• STD-3.1 Increase the proportion of sexually active females aged 16 to 20 years enrolled in Medicaid plans who are screened for genital Chlamydia infections during the measurement year
  • STD-4.1 Increase the proportion of sexually active females aged 16 to 20 years enrolled in commercial health insurance plans who are screened for genital Chlamydia infections during the measurement year
  • STD-5 Reduce the proportion of females aged 15 to 44 years who have ever required treatment for pelvic inflammatory disease (PID)
  • STD-7.1 Reduce sustained domestic transmission of primary and secondary syphilis among females
  • STD-7.2 Reduce sustained domestic transmission of primary and secondary syphilis among males
  • SA-2.1 Increase the proportion of at risk adolescents aged 12 to 17 years who, in the past year, refrained from using alcohol for the first time
  • SA-2.2 Increase the proportion of at risk adolescents aged 12 to 17 years who, in the past year, refrained from using marijuana for the first time
  • SA-2.3 Increase the proportion of high school seniors never using substances - Alcoholic beverages
  • SA-2.4 Increase the proportion of high school seniors never using substances - Illicit drugs
  • SA-3.1 Increase the proportion of adolescents who disapprove of having one or two alcoholic drinks nearly every day - 8th graders
  • SA-3.2 Increase the proportion of adolescents who disapprove of having one or two alcoholic drinks nearly every day - 10th graders
  • SA-3.3 Increase the proportion of adolescents who disapprove of having one or two alcoholic drinks nearly every day - 12th graders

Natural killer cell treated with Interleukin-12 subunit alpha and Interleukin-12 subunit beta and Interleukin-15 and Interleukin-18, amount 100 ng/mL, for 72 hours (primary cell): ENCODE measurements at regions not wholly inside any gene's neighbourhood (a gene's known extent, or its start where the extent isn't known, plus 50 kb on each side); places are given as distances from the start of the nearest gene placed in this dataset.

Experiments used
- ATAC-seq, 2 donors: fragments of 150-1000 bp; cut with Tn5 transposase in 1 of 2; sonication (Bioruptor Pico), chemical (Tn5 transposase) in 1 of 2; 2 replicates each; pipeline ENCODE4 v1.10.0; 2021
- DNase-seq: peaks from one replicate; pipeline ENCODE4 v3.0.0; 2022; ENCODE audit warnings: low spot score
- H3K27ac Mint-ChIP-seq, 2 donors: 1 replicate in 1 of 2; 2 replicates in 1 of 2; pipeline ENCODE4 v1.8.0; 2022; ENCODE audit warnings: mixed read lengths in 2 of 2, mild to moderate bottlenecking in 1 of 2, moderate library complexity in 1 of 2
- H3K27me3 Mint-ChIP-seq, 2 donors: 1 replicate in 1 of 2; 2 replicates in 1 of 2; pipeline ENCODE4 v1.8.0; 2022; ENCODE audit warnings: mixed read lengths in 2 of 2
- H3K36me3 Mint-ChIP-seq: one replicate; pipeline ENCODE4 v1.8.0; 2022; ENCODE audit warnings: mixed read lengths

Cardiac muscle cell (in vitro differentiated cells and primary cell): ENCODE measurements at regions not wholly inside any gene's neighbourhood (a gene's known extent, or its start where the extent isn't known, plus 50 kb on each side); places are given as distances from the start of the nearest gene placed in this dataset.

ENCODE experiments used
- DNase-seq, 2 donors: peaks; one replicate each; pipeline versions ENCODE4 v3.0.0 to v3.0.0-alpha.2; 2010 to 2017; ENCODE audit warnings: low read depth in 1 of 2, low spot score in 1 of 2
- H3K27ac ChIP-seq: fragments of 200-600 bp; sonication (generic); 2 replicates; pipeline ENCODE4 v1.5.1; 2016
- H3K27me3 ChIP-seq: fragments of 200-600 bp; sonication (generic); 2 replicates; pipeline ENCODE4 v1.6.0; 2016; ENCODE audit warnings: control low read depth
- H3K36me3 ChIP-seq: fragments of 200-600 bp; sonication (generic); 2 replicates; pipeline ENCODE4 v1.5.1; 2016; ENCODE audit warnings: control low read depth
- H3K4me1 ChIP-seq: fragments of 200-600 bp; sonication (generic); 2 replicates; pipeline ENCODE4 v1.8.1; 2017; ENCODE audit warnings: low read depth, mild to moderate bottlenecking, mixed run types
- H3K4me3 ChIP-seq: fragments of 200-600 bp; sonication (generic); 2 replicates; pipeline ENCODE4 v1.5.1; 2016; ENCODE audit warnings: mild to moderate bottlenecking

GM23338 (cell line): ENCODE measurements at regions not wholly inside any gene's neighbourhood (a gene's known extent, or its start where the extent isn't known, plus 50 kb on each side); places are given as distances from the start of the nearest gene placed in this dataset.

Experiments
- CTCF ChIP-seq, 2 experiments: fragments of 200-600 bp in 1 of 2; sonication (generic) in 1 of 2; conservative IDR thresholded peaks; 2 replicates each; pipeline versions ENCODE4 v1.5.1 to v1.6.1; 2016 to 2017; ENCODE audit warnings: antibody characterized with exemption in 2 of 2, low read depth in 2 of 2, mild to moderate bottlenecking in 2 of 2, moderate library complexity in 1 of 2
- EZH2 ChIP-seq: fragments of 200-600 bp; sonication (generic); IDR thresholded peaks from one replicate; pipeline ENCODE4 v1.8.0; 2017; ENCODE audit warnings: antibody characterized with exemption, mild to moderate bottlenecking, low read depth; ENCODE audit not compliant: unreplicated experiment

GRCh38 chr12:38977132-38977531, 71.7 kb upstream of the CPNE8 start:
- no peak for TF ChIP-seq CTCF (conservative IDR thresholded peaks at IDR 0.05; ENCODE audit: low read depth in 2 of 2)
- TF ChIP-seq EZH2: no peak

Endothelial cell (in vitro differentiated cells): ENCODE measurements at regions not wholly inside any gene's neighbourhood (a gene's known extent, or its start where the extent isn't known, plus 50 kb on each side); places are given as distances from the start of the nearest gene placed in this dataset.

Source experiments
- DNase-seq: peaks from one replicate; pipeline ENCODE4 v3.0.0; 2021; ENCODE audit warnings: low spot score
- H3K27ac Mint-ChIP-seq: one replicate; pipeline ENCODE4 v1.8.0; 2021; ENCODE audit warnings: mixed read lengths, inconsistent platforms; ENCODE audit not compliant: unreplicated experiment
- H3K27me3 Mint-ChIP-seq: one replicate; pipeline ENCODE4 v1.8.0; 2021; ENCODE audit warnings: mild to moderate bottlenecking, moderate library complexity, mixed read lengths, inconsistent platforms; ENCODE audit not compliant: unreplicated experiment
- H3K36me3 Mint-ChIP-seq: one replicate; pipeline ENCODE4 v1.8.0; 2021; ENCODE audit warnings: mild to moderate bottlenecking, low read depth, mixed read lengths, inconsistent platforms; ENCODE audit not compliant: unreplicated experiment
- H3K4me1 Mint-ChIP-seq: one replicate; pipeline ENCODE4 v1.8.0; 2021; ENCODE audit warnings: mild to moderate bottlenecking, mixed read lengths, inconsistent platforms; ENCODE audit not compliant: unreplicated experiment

• SA-3.4 Increase the proportion of adolescents who disapprove of trying marijuana or hashish once or twice - 8th graders
  • SA-3.5 Increase the proportion of adolescents who disapprove of trying marijuana or hashish once or twice - 10th graders
  • SA-3.6 Increase the proportion of adolescents who disapprove of trying marijuana or hashish once or twice - 12th graders
  • SA-4.1 Increase the proportion of adolescents aged 12 to 17 years perceiving great risk associated with substance abuse - Consuming five or more alcoholic drinks at a single occasion once or twice a week
  • SA-4.2 Increase the proportion of adolescents aged 12 to 17 years perceiving great risk associated with substance abuse - Smoking marijuana once per month
  • SA-4.3 Increase the proportion of adolescents aged 12 to 17 years perceiving great risk associated with substance abuse - Using cocaine once per month
  • SA-13.1 Reduce the proportion of adolescents reporting use of alcohol or any illicit drugs during the past 30 days
  • SA-13.2 Reduce the proportion of adolescents reporting use of marijuana during the past 30 days
  • SA-14.1 Reduce the proportion of students engaging in binge drinking during the past two weeks - High school seniors
  • SA-14.4 Reduce the proportion of persons engaging in binge drinking during the past month - Adolescents aged 12 to 17 years
  • SA-19.1 Reduce the past-year nonmedical use of pain relievers
  • SA-19.2 Reduce the past-year nonmedical use of tranquilizers
  • SA-19.3 Reduce the past-year nonmedical use of stimulants
  • SA-19.4 Reduce the past-year nonmedical use of sedatives
  • SA-19.5 Reduce the past-year nonmedical use of any psychotherapeutic drug (including pain relievers, tranquilizers, stimulants, and sedatives)
  • SA-21 Reduce the proportion of adolescents who use inhalants
  • IVP-34 Reduce physical fighting among adolescents
  • IVP-35 Reduce bullying among adolescents
  • IVP-41 Reduce nonfatal intentional self-harm injuries
  • IVP-42 Reduce children’s exposure to violence



Content Last Modified: 8/14/2013 12:02:00 PM